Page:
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When inventor Frederick Banting discovered insulin in 1923, he refused to put his name on the patent. He felt it was unethical for a doctor to profit off a discovery that would save lives. Banting’s co-inventors, James Collip and Charles Best, sold the insulin patent to the University of Toronto for a mere $1. They also wanted everyone who needed their medication to be able to afford it.

Today Banting and colleagues would be spinning in their graves: Their drug, which 30 million American diabetics rely on, has become the latest poster child for pharmaceutical price gouging.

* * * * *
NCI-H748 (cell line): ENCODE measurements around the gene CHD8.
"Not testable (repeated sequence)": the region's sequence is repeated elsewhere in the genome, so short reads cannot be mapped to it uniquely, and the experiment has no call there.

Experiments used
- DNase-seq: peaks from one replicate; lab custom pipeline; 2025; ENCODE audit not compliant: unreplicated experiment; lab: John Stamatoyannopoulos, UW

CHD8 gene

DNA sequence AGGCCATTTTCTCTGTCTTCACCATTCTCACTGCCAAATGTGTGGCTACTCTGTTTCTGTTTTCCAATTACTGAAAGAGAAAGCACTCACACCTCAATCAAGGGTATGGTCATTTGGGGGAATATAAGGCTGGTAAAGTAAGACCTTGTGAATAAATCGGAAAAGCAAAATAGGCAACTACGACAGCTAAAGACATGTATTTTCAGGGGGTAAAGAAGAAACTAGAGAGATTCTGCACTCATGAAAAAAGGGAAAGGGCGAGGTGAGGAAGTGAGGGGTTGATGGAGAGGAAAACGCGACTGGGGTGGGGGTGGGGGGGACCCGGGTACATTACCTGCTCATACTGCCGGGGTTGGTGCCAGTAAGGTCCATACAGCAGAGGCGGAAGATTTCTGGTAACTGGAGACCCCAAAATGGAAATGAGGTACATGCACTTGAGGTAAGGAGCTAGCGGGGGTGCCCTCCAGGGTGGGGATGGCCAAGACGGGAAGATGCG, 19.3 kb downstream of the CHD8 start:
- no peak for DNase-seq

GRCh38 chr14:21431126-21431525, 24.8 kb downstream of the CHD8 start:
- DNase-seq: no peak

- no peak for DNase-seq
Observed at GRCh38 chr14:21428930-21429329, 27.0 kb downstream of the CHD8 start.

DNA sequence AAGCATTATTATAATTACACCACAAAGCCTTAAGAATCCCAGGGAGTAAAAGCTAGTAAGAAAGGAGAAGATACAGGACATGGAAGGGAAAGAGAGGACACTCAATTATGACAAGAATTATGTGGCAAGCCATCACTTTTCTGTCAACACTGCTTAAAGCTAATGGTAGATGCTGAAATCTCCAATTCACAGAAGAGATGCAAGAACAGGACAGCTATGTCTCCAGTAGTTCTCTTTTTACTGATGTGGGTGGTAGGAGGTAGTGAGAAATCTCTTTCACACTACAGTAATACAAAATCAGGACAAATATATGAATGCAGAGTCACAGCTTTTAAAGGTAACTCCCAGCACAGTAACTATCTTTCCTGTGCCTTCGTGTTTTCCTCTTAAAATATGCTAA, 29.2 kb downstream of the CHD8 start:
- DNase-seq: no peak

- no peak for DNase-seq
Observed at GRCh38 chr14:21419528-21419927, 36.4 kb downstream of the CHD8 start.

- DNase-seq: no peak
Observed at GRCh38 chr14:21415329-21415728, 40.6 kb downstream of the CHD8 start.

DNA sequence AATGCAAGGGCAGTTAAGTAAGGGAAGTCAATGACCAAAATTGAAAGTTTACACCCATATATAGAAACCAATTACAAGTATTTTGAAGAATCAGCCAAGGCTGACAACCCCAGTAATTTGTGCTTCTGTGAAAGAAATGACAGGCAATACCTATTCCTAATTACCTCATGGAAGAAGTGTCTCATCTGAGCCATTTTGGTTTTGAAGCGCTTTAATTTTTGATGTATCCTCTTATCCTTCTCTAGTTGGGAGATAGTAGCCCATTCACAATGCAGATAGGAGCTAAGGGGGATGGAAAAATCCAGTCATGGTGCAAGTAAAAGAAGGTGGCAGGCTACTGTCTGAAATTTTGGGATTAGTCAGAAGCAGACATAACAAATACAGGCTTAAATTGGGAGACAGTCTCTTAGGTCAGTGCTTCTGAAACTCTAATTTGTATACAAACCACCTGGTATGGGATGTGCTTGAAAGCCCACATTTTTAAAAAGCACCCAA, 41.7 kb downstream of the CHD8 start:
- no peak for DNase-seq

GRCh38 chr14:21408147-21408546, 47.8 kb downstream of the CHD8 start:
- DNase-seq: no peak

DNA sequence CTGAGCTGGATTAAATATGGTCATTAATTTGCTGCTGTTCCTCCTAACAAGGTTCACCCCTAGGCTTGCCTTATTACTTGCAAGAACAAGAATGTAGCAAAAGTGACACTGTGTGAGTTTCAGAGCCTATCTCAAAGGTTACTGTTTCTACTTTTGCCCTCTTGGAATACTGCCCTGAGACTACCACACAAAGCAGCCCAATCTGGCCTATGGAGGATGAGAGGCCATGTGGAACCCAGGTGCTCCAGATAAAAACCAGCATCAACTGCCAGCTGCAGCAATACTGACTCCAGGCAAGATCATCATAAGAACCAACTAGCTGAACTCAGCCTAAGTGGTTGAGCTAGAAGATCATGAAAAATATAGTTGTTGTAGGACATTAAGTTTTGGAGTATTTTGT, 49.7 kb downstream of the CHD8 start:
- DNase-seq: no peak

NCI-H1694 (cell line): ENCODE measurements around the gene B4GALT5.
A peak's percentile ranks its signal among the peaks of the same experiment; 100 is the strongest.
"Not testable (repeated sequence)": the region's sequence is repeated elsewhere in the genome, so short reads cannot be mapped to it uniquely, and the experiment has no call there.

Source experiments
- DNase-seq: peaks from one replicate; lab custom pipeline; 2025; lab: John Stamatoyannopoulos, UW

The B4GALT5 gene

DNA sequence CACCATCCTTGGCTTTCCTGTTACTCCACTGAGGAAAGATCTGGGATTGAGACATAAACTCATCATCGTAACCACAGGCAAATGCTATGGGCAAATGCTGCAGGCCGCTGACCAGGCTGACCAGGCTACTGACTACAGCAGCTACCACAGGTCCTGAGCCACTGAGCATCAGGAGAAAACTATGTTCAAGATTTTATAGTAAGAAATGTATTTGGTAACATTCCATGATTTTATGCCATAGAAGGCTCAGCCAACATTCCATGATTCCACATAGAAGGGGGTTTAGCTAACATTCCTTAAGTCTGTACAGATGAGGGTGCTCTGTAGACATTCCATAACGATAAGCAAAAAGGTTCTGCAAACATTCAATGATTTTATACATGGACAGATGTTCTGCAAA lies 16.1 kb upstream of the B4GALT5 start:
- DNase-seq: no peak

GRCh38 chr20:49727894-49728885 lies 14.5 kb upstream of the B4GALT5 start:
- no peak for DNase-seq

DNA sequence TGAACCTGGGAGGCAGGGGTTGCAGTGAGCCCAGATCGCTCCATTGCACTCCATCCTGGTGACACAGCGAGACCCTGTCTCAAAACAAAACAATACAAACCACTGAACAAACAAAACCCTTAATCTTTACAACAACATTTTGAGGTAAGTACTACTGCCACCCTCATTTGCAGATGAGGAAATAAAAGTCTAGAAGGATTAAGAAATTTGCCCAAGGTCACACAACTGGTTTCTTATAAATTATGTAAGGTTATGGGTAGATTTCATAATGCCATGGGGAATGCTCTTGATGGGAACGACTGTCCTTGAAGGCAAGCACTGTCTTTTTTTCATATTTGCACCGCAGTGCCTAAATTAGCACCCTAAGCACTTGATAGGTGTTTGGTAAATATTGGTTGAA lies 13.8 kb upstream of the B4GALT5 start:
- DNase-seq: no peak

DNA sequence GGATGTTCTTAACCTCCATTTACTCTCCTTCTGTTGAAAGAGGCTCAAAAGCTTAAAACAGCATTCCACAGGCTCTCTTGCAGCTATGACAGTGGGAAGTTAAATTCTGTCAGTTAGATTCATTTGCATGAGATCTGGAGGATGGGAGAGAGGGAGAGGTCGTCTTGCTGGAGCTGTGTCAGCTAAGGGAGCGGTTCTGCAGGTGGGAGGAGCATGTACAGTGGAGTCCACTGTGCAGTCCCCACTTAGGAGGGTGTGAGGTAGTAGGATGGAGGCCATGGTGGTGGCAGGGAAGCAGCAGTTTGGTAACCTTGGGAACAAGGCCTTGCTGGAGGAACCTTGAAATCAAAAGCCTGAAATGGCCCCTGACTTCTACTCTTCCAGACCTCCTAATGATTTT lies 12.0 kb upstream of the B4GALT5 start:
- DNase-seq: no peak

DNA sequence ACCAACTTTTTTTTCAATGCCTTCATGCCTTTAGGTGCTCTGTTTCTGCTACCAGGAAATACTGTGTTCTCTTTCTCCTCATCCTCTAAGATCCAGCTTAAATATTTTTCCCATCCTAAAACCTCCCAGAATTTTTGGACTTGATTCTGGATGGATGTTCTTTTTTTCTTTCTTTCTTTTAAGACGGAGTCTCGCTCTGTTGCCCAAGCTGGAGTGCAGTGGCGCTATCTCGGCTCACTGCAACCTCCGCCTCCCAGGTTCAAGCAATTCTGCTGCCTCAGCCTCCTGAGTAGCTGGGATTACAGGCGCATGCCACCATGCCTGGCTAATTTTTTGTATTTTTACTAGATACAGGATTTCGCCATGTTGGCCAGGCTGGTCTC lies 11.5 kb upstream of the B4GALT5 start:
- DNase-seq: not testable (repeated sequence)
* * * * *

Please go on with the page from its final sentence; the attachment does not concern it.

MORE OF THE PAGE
On May 2, the pharmaceutical giant Eli Lilly raised the prices of its insulin medications, Humalog and Humulin, by 7.8 percent, according to newly obtained records from CNBC’s Meg Tirrell. And Lilly is not acting alone: Sanofi and Novo Nordisk, the only two other companies that manufacture insulin in the US, have been jacking up insulin prices recently too.

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